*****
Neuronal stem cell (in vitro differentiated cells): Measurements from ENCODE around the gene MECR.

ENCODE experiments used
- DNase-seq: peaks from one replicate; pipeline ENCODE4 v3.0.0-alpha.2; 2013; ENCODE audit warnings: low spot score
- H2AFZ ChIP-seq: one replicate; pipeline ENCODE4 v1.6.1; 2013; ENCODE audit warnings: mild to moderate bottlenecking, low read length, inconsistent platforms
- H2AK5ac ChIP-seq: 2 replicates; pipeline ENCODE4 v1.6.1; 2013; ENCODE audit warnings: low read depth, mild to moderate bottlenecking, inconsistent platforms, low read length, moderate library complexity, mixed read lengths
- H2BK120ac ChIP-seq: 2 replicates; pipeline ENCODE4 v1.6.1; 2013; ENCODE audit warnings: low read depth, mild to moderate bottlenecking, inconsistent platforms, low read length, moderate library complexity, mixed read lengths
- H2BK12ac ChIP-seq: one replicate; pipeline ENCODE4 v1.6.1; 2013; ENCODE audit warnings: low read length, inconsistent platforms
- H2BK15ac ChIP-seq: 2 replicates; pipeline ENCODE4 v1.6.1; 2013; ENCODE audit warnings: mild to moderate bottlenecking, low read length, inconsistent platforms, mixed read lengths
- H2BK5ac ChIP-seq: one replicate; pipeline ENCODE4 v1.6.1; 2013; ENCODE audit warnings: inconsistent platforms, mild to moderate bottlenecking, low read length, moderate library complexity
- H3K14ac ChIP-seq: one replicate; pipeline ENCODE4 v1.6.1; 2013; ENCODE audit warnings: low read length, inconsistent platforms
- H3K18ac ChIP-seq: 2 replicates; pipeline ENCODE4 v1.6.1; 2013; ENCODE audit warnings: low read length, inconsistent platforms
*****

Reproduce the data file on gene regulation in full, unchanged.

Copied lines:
Neuronal stem cell (in vitro differentiated cells): Measurements from ENCODE around the gene MECR.

ENCODE experiments used
- DNase-seq: peaks from one replicate; pipeline ENCODE4 v3.0.0-alpha.2; 2013; ENCODE audit warnings: low spot score
- H2AFZ ChIP-seq: one replicate; pipeline ENCODE4 v1.6.1; 2013; ENCODE audit warnings: mild to moderate bottlenecking, low read length, inconsistent platforms
- H2AK5ac ChIP-seq: 2 replicates; pipeline ENCODE4 v1.6.1; 2013; ENCODE audit warnings: low read depth, mild to moderate bottlenecking, inconsistent platforms, low read length, moderate library complexity, mixed read lengths
- H2BK120ac ChIP-seq: 2 replicates; pipeline ENCODE4 v1.6.1; 2013; ENCODE audit warnings: low read depth, mild to moderate bottlenecking, inconsistent platforms, low read length, moderate library complexity, mixed read lengths
- H2BK12ac ChIP-seq: one replicate; pipeline ENCODE4 v1.6.1; 2013; ENCODE audit warnings: low read length, inconsistent platforms
- H2BK15ac ChIP-seq: 2 replicates; pipeline ENCODE4 v1.6.1; 2013; ENCODE audit warnings: mild to moderate bottlenecking, low read length, inconsistent platforms, mixed read lengths
- H2BK5ac ChIP-seq: one replicate; pipeline ENCODE4 v1.6.1; 2013; ENCODE audit warnings: inconsistent platforms, mild to moderate bottlenecking, low read length, moderate library complexity
- H3K14ac ChIP-seq: one replicate; pipeline ENCODE4 v1.6.1; 2013; ENCODE audit warnings: low read length, inconsistent platforms
- H3K18ac ChIP-seq: 2 replicates; pipeline ENCODE4 v1.6.1; 2013; ENCODE audit warnings: low read length, inconsistent platforms